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The Sky This Week, 2015 January 27 - February 3

Tired of winter? Relief is on the way.
The Moon, imaged with USNO's 12-inch (30.5-cm) f/15 Clark/Saegmüller refractor

The Moon brightens the night as she traverses the stars of the Great Winter Circle.  She begins the week near the First Quarter phase well west of the bright star Arcturus, then ends the week in the company of Jupiter.  Full Moon occurs on February 3rd at 6:09 pm Eastern Standard Time.  February’s Full Moon is popularly known as the Snow Moon or Hunger Moon, appropriate names for the winter’s harshest month.  Look for Luna about four degrees east of the bright star Aldebaran on the evening of the 29th.  On the 31st she passes just one degree above the second-magnitude star Alhena, which marks one of the “feet” of Pollux, one of the Gemini twins.

The bright light of the Moon will wash out most of the fainter objects in the sky this week, but you should still be able to find Comet C/2014 Q2 (Lovejoy) as it drifts northward into the stars of Andromeda.  The most recent reports I’ve seen still show it performing better than predictions would have it, glowing at a solid fourth magnitude.  It should be fairly easy to follow with binoculars from suburban locations, visible as a condensed ball of light as it edges toward the second-magnitude star Gamma Andromedae, the easternmost bright star in that constellation.  The comet will be located within one degree of the star on the evenings of the 3rd, 4th, and 5th.  The best time to hunt it down is during the early evening at around 7:00 pm, when the comet will be just west of the zenith.  Here is a finder chart showing the comet’s position at 7:00 pm EST for the next two weeks.

Venus is becoming more prominent in the hour after sunset.  The dazzling planet continues to forge her way into darker skies and by the end of the week sets a half an hour after the end of evening twilight.  As the sky darkens, look about 10 degrees above her for the fainter but pink-hued glow of Mars.  Venus continues to keep the red planet in her sights, and by the end of the week she trails her target by just seven degrees.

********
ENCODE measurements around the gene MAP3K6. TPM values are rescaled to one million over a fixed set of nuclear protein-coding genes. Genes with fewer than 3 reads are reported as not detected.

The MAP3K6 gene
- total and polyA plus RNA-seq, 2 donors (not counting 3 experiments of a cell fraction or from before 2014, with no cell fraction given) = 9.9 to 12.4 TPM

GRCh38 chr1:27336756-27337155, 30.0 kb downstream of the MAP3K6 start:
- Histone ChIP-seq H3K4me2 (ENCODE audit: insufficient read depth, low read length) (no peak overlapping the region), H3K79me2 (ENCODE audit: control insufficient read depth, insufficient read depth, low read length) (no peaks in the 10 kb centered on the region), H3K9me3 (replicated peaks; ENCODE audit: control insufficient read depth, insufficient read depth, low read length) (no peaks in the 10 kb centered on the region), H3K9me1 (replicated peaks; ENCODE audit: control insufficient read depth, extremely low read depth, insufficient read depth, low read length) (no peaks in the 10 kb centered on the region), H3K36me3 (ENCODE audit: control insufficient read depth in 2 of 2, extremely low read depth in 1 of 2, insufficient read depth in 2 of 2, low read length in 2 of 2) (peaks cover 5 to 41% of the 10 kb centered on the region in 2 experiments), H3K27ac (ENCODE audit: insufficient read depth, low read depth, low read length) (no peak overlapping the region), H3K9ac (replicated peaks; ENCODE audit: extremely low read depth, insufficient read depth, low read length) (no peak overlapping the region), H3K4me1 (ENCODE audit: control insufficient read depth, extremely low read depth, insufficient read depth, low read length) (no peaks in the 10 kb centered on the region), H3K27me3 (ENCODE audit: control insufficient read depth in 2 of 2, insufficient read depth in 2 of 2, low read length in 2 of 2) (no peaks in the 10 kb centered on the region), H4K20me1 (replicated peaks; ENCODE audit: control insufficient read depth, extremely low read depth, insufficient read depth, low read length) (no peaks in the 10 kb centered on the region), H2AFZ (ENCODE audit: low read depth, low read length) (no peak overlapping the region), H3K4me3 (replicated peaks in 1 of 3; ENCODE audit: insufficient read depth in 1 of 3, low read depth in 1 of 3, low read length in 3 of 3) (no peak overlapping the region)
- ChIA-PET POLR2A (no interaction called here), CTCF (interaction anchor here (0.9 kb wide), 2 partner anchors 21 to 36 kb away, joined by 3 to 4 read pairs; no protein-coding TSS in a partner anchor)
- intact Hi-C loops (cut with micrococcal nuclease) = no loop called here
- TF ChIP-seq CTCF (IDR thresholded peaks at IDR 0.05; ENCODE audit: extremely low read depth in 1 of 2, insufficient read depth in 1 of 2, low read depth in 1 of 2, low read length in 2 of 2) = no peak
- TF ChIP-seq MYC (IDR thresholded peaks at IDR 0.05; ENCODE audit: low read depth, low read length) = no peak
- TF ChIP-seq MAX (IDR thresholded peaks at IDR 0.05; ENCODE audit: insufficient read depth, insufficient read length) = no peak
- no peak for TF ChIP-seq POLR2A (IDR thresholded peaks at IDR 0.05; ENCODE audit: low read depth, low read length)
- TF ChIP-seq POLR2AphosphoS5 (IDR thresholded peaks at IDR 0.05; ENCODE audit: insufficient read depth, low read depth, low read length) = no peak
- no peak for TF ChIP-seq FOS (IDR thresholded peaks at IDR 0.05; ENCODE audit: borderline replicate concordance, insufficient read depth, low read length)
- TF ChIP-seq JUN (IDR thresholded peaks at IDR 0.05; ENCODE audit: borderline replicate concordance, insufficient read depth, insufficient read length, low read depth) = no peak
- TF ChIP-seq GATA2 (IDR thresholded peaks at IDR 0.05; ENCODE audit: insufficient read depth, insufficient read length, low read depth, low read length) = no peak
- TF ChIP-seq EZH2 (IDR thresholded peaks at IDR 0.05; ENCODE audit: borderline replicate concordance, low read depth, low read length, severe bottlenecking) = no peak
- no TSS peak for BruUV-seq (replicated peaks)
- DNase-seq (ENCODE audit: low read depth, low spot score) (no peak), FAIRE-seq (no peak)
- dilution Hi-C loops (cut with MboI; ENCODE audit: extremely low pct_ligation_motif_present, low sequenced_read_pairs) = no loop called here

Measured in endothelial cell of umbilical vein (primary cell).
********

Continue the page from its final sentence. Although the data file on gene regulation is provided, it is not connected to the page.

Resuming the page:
Jupiter reaches opposition at the end of next week, and you’ll find that he is in prime viewing position shortly after sunset, casting his cream-colored glow in the eastern sky in the early evening.  By the late evening he’s high in the southeast and beckoning for a view through the telescope.  Last week’s rare “triple shadow transit” of the moons Io, Europa, and Callisto was unfortunately obscured by clouds here in the DC area, so it looks as if I’ll have to wait until the year 2032 to see another one, but transits of the shadows of single Galilean moons are fortunately quite common.  If you have a modest telescope you can watch the shadow of Io cross the face of the planet on the evening of February 1st between 9:00 and 11:00 pm EST.  At the same time see if you can catch a glimpse of Jupiter’s most famous atmospheric feature, the Great Red Spot.

Saturn continues to be best seen by early risers in the southeastern sky just before the onset of morning twilight.  The ringed planet spends the week slowly drifting eastward above the second-magnitude star Graffias in the “head” of Scorpius.  His yellow tint should contrast nicely with the blue-white hue of the star.

We can’t let the week go by without mentioning one of our favorite little-known astronomical celebrations.  Groundhog Day falls on the 2nd, marking one of the “cross-quarter” days in traditional agricultural calendars.  Transplanted to the U.S. from European traditions by German immigrant farmers, the date marks the mid-point of the season of winter.  It is believed that if the groundhog sees his shadow on that date there will be six more weeks of winter, and if he doesn’t there will be an early spring.  The groundhog (or woodchuck, take your pick) was an easy substitute for the European badger in the legend for the transplanted farmers, so their tradition now lives on in something of a minor media circus that we all look forward to.  The six-week prediction is actually fairly accurate; the vernal equinox falls six weeks and four days after the groundhog’s prognosticative appearance!






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